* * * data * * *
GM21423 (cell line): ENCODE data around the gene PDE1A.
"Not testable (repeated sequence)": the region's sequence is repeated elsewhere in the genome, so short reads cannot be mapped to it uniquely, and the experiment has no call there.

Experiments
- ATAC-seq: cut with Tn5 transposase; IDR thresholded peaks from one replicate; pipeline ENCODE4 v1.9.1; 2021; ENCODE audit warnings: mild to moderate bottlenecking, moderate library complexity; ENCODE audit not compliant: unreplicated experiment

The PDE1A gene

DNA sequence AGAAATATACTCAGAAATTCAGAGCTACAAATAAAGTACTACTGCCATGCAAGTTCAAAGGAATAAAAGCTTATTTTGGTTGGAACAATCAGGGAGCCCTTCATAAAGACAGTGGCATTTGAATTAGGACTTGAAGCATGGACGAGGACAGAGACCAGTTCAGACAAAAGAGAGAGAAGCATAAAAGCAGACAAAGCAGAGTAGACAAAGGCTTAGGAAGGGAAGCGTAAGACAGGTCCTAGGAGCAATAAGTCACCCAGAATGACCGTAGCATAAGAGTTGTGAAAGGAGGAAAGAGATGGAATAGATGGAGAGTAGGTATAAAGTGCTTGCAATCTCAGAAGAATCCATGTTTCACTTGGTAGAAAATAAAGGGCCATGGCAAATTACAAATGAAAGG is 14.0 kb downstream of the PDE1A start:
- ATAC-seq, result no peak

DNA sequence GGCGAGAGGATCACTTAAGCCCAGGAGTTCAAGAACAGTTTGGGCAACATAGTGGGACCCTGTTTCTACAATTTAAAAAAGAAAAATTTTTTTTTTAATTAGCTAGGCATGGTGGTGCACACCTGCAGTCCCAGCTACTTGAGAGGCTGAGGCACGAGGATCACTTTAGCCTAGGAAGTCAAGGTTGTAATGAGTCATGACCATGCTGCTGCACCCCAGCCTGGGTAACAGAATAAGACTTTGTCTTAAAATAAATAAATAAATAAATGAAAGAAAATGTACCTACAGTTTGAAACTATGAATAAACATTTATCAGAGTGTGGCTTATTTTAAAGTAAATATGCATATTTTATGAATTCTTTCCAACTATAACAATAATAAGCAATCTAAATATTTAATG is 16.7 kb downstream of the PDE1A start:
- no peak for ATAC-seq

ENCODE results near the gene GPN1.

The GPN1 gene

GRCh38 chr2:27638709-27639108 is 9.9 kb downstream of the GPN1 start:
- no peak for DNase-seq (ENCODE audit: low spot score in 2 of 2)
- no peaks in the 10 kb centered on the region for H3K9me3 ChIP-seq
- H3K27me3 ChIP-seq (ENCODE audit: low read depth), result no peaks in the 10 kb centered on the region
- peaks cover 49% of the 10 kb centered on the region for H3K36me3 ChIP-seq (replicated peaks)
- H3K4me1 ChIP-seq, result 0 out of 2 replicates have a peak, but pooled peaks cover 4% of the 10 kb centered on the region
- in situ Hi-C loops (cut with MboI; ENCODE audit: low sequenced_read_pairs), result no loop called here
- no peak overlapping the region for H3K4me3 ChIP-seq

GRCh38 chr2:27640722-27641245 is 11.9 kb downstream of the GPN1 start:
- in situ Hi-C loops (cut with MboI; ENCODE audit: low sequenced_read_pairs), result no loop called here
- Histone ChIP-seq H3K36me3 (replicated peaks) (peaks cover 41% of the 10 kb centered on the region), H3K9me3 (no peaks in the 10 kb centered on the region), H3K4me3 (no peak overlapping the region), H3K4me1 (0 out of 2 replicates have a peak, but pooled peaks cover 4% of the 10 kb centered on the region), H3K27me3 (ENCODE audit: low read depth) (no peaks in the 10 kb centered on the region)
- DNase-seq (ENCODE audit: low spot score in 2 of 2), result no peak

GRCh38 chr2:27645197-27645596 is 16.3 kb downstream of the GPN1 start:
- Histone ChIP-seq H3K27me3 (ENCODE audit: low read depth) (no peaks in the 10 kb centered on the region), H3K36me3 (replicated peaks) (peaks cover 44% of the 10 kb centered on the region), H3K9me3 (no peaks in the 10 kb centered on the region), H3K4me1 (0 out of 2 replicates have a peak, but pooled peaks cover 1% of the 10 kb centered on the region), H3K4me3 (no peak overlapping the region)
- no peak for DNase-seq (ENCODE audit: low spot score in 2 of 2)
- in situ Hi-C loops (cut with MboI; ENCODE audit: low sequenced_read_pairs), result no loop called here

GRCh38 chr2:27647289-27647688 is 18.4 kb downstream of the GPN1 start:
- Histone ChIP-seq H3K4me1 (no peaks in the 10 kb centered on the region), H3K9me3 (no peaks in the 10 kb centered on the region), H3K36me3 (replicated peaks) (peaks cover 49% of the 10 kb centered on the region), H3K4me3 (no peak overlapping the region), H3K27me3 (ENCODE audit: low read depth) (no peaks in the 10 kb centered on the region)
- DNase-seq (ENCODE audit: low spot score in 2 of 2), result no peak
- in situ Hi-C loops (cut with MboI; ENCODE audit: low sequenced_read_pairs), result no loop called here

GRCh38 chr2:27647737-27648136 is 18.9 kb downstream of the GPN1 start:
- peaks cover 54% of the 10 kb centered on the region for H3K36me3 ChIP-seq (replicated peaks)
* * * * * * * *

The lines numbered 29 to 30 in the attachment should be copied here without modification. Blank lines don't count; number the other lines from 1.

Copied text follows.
- Histone ChIP-seq H3K4me1 (no peaks in the 10 kb centered on the region), H3K9me3 (no peaks in the 10 kb centered on the region), H3K36me3 (replicated peaks) (peaks cover 49% of the 10 kb centered on the region), H3K4me3 (no peak overlapping the region), H3K27me3 (ENCODE audit: low read depth) (no peaks in the 10 kb centered on the region)
- DNase-seq (ENCODE audit: low spot score in 2 of 2), result no peak